…was a major success formula.
In 2001, I first met a group of two people working in Atlanta on mobile internet services. They were a small team, under-resourced for what they needed. At the time, they were still managing some media content they were sending to pagers, and were working on text messaging their information. While they toiled, they were thinking far into the future and imagined what the long term might look like. I didn’t know it at the time, but setting sights on such a long term vision was a very powerful thing for this team – and, as it turns out many other teams. Indeed, that strategy later worked well for teams that I was leading as well.
As the mobile industry began to grow, still in its pre-iPhone incarnation, the products consistently evolved in features. Building and releasing features based on their core product became a determined effort. Addressing each new opportunity was a considered decision, arrived at via an internal compass. The team began to take shape, and my admiration for the team and the management grew.
In the wake of the iPhone launch, and the departure of the founder of this group, one of the key team members stepped up to lead the group. The groups began to grow, but retained the founder’s focus on product, and always building toward their very long term vision. The leadership to instill and farm that long term focus is what allowed The Weather Channel to become one of the biggest media success stories in the digital age.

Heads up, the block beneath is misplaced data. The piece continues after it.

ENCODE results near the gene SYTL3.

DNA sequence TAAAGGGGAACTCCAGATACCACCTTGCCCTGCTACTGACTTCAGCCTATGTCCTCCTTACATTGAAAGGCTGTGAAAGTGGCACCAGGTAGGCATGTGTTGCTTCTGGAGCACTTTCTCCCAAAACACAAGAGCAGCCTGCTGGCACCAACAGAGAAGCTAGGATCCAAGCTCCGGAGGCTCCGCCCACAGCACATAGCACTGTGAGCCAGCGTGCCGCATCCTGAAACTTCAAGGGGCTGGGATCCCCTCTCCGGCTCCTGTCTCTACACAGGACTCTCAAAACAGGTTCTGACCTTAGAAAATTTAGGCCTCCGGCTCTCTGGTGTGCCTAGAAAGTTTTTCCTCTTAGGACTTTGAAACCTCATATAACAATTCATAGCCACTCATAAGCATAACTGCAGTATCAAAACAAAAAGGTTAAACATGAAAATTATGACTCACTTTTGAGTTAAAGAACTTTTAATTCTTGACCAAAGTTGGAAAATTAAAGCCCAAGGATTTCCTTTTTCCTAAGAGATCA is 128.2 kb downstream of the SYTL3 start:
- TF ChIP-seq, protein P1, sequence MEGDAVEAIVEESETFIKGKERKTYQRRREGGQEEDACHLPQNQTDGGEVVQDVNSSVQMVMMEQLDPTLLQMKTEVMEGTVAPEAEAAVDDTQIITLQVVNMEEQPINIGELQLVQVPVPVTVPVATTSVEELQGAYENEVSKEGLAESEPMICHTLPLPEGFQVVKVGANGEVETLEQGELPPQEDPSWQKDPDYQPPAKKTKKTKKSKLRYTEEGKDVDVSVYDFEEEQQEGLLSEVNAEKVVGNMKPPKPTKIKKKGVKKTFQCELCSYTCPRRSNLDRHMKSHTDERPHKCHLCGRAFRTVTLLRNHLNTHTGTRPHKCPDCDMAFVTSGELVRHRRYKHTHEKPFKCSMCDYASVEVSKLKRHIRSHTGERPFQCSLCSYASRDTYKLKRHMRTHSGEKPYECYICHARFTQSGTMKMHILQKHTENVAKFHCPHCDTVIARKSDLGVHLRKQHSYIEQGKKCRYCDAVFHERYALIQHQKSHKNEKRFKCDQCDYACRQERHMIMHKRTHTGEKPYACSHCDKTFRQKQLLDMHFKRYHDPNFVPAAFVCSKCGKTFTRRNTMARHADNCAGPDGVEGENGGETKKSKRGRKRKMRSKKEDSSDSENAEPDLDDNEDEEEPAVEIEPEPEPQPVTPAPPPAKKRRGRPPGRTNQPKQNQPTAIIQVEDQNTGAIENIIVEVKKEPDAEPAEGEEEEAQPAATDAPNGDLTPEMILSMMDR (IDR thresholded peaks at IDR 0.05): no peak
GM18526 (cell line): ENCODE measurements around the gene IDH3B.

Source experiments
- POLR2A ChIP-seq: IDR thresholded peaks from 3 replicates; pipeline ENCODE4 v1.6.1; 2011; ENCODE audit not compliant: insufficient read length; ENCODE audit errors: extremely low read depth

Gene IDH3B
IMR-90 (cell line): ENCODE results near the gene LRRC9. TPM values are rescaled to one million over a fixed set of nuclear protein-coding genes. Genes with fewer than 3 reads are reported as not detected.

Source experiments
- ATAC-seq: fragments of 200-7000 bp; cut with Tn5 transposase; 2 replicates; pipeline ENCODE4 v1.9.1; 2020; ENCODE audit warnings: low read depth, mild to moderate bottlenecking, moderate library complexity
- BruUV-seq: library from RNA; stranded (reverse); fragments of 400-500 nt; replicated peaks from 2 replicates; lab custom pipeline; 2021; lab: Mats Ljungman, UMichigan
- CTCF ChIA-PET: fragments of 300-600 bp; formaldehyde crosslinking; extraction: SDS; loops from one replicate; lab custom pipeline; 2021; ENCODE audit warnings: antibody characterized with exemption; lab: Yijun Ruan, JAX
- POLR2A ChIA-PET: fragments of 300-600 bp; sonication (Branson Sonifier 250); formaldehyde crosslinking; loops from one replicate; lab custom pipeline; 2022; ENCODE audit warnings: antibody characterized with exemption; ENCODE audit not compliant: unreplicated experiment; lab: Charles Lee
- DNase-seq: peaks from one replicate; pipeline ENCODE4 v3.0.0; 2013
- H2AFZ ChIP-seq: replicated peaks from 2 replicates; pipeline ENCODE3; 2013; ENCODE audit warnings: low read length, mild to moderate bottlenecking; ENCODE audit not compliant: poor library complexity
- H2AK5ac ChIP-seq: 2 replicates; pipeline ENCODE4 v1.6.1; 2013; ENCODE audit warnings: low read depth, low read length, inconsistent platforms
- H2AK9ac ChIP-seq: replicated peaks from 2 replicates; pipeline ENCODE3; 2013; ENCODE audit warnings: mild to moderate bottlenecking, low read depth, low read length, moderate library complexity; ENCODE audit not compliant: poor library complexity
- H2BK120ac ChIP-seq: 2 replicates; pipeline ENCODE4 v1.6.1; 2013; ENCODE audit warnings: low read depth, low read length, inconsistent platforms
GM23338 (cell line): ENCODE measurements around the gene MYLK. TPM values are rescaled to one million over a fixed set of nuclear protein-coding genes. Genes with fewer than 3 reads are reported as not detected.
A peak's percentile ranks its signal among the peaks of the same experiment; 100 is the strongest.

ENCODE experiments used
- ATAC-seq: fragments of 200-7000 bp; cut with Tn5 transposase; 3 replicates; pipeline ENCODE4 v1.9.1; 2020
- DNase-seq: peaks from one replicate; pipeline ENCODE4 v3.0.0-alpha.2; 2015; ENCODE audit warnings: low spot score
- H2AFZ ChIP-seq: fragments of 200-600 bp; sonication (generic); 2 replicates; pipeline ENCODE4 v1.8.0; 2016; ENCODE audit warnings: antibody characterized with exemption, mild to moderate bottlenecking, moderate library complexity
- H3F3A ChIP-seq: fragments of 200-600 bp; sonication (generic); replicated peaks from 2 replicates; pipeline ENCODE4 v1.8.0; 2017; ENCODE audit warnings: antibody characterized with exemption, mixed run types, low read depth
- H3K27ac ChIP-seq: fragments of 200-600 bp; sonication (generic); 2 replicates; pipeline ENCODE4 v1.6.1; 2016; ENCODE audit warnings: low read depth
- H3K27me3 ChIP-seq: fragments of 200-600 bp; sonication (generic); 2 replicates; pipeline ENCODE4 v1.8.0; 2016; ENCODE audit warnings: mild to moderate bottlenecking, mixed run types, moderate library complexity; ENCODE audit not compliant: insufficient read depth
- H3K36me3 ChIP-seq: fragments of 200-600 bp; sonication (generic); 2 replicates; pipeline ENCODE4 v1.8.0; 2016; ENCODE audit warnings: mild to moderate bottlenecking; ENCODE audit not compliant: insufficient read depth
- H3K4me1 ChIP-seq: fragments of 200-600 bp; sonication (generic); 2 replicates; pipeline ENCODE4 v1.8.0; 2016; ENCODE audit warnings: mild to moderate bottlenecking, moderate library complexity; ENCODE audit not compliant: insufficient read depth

I recently had an opportunity to visit the team and office in Atlanta, and I was struck by how much everything the eye could see, made sense. Ideas and plans adorned the walls and glassed conference rooms. 20-30 engineers and product managers were gathered around a webcast of Google I/O. The story of what was, and what will be was everywhere – not on some timeline produced by the marketing department – but handwritten on post-it notes in nested columns throughout the floor.
What was palpable here was passion and perseverance for very long term goals, delivered by a team and a leader that are both achieving great things.
In modern leadership training, there is a lot of focus on mission orientation, and rightly so. I would submit that most of the focus of the discussion of mission oriented teams is actually on avoiding building a mercenary team that either works for the money or only till five. Building a missionary team is not just the avoidance of the hollowness of a mercenary one. It has more dimensions, I would argue. And, a team that is just mission focused, without the clarity of having long-term goals that are measurable or attainable – is as hollow a proposition. A successful leadership model – the model we see in The Weather Channel’s digital operation contains both.